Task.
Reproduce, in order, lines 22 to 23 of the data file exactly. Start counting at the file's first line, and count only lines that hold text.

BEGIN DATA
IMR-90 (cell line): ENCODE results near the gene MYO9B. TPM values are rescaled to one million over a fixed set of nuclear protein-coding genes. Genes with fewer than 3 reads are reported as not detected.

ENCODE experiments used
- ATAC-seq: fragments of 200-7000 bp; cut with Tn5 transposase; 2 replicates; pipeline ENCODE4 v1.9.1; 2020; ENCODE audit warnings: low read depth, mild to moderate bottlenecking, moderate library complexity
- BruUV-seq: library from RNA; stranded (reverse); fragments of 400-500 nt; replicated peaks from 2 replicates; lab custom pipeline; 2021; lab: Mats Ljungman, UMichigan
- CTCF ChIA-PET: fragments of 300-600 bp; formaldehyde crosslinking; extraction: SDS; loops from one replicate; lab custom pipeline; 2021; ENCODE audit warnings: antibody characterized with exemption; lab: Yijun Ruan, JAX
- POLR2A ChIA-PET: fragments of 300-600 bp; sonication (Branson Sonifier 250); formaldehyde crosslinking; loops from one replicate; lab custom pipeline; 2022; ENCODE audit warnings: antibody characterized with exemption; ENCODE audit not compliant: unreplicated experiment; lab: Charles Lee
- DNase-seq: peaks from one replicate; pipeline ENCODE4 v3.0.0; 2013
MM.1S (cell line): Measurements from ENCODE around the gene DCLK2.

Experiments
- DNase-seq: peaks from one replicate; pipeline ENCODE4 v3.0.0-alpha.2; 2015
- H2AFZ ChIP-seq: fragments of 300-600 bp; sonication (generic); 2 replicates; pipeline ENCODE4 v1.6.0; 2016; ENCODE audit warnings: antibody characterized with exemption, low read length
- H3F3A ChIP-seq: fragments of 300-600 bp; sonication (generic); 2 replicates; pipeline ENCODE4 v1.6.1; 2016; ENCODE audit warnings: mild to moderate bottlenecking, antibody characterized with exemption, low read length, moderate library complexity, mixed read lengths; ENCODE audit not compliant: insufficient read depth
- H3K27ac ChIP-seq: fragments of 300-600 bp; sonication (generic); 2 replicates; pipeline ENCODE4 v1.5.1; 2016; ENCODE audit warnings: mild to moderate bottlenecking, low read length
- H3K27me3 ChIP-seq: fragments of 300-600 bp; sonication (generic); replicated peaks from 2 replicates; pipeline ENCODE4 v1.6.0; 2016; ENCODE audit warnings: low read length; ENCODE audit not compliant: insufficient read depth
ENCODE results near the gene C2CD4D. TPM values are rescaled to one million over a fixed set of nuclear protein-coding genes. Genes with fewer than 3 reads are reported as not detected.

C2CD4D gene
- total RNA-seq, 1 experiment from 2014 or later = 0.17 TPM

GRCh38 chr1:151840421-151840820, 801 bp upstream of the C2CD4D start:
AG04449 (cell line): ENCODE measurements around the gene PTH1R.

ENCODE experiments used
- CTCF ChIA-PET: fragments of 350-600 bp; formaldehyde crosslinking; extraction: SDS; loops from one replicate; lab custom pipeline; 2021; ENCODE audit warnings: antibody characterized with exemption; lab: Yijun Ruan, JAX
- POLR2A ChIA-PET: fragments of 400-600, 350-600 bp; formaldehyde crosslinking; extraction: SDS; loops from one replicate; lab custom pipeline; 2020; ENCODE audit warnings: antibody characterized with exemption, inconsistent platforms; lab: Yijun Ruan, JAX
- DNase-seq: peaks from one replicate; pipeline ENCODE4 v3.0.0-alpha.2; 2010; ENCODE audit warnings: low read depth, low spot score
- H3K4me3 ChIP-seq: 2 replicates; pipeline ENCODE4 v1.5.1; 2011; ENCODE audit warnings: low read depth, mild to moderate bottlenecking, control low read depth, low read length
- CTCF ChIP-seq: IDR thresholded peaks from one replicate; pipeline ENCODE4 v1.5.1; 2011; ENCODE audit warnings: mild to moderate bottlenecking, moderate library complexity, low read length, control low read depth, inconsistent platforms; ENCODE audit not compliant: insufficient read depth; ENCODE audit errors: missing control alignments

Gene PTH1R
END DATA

- POLR2A ChIA-PET: fragments of 400-600, 350-600 bp; formaldehyde crosslinking; extraction: SDS; loops from one replicate; lab custom pipeline; 2020; ENCODE audit warnings: antibody characterized with exemption, inconsistent platforms; lab: Yijun Ruan, JAX
- DNase-seq: peaks from one replicate; pipeline ENCODE4 v3.0.0-alpha.2; 2010; ENCODE audit warnings: low read depth, low spot score